Can you “see” music?
Most likely, you can’t, and neither can I. If we hit a piano key or pluck a guitar string, only our sense of hearing is stimulated.
But can you imagine what it would be like if every time you heard a musical note you also saw a specific color? And when you heard a song or a symphony, all the colors merged together along with the sounds?
That’s what experiencing music is like for Laura Rosser, featured in this ABC News profile, and other people who live with synesthesia, also referred to as “cross-wired” senses.
Synesthesia is an involuntary joining of the “real information” of one sense with perception in another sense. The additional perception is regarded by the synesthete as real—something outside the body, rather than imagined.
There are several synesthesia variations, with different manifestations. For some synesthetes, numbers and letters are always associated with specific colors. For others, different numbers and letters have unique personality traits (the letter “T” might be “friendly,” the letter “W” not so much). In another form of the condition, words are associated with tastes. And for some people, tastes are associated with shapes (one food is “round,” another “triangular”).
The condition is still something of a mystery: According to the American Synesthesia Association, “although synesthesia has been known for the past 300 years, it is only in the last two decades or so that it has been seriously studied by scientists.”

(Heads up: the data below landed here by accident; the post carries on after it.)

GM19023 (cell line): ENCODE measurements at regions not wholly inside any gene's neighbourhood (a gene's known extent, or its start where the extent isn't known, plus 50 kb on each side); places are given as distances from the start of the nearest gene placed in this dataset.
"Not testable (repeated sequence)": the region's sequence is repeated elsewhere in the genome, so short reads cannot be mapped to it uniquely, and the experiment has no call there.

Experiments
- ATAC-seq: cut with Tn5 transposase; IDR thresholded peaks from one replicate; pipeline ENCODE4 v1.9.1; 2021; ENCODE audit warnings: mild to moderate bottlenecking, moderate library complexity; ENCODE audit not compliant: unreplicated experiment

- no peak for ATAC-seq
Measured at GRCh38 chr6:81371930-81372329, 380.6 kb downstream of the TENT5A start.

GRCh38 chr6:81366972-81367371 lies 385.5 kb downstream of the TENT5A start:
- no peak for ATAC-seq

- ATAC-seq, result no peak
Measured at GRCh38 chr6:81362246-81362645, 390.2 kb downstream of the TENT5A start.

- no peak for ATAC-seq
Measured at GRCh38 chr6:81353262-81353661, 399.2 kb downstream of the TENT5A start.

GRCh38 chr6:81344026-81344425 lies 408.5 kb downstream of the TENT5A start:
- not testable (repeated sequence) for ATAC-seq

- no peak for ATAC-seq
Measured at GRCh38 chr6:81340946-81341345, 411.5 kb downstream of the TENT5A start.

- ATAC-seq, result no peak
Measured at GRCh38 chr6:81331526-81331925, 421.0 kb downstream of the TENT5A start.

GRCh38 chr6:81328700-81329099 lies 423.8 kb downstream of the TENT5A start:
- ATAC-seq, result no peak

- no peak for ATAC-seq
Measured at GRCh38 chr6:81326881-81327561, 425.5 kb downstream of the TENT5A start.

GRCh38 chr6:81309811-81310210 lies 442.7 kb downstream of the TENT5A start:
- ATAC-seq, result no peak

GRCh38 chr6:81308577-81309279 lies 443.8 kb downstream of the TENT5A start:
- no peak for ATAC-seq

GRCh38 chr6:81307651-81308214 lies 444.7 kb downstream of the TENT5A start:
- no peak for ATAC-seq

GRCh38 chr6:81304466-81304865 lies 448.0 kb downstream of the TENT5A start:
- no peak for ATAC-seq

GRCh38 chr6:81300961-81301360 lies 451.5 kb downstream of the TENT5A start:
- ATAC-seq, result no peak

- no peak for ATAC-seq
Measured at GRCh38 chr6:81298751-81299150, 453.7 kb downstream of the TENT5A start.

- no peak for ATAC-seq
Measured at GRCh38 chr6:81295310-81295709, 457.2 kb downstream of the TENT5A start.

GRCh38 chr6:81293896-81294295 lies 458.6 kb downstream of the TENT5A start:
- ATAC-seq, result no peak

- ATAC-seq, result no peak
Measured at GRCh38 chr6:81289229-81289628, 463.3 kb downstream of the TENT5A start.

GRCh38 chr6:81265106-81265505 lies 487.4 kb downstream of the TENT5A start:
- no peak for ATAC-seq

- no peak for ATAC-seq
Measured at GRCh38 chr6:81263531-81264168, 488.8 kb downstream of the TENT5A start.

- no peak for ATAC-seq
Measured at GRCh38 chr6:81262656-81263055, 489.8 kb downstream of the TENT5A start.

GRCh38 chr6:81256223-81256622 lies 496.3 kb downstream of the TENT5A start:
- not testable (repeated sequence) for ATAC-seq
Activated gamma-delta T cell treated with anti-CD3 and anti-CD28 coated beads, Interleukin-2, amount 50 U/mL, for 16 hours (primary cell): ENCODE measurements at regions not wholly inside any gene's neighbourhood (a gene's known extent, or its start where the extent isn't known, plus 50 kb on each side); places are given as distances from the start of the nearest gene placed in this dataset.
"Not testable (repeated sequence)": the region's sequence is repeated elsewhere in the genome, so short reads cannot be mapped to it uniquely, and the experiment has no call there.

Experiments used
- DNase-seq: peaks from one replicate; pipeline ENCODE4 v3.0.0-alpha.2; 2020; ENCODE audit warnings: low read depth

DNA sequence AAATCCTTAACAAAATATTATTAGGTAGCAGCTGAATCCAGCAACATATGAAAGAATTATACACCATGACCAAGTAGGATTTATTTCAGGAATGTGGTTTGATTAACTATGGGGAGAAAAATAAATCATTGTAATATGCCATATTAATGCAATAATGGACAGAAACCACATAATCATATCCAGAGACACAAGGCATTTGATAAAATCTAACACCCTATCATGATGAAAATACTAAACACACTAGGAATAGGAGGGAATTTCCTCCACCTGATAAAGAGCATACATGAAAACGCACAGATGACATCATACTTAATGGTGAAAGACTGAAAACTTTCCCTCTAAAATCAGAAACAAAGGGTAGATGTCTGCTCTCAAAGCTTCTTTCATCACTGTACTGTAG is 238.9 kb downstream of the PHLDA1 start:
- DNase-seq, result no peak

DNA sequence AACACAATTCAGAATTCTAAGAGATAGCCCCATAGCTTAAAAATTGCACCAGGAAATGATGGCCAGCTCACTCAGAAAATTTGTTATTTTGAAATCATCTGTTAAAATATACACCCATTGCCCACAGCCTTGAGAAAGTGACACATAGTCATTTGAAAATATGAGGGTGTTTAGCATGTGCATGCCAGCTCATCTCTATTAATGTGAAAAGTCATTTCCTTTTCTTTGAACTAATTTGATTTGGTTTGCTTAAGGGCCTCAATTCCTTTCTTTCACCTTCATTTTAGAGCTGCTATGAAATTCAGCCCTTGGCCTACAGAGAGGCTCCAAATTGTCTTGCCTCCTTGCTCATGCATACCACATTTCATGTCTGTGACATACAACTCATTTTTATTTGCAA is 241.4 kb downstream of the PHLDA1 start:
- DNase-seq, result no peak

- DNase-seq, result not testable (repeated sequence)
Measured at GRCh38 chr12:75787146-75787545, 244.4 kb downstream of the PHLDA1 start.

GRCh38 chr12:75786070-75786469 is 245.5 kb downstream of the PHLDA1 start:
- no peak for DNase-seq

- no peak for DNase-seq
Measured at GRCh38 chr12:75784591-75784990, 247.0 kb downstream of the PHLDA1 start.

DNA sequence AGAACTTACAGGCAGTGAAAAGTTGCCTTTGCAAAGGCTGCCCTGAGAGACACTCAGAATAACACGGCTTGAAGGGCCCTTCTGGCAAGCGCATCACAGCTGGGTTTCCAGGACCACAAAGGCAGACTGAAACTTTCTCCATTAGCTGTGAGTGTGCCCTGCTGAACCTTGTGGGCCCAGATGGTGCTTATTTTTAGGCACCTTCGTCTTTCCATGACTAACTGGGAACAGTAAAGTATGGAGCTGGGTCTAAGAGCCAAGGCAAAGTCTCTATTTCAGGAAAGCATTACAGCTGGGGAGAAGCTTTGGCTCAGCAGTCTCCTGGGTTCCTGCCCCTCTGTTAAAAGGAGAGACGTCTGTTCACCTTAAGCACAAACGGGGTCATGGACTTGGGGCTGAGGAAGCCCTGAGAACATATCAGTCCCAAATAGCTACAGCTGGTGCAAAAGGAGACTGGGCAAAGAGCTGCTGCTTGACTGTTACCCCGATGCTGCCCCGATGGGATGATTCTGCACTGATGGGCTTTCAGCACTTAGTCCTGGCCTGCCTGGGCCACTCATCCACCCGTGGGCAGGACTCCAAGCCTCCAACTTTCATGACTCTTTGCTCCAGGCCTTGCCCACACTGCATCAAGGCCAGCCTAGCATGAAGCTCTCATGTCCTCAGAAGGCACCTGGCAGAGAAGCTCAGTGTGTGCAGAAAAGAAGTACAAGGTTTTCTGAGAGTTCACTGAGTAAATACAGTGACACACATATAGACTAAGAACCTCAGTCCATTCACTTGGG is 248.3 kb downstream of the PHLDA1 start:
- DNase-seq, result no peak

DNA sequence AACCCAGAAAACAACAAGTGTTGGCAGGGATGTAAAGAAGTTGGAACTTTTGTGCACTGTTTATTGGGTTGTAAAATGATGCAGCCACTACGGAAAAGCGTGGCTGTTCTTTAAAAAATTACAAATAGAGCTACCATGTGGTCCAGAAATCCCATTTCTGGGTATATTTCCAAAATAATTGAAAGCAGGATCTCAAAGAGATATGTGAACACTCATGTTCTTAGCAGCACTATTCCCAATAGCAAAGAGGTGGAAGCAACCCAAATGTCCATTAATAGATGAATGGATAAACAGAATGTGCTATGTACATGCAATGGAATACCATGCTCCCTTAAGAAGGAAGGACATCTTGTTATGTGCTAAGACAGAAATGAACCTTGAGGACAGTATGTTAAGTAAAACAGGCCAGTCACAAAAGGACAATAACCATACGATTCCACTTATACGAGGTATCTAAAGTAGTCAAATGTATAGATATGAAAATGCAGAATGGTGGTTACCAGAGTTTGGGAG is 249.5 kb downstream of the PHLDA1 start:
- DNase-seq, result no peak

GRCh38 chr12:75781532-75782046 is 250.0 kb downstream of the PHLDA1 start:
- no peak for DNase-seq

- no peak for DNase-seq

The ASA attributes growing awareness of the condition to two technological advances: the development and use of functional MRI and the Internet. According to the association, “the use of functional MRI scans has launched numerous scientific studies worldwide, and the Internet has permitted synesthetes, for the first time in history, to learn more about their abilities and to be in touch with one another.”
Famous synesthetes include artist David Hockney, author Vladimir Nabokov, piano rocker Billy Joel and jazz great Duke Ellington, who told a biographer, “I hear a note by one of the fellows in the band and it’s one color. I hear the same note played by someone else and it’s a different color.”
Many synesthetes consider the condition to be a gift, rather than a disability.
“I see it as a spiritual, God thing that enables more intuition,” Laura Rosser told ABC News. “It really is an added dimension to what I do.”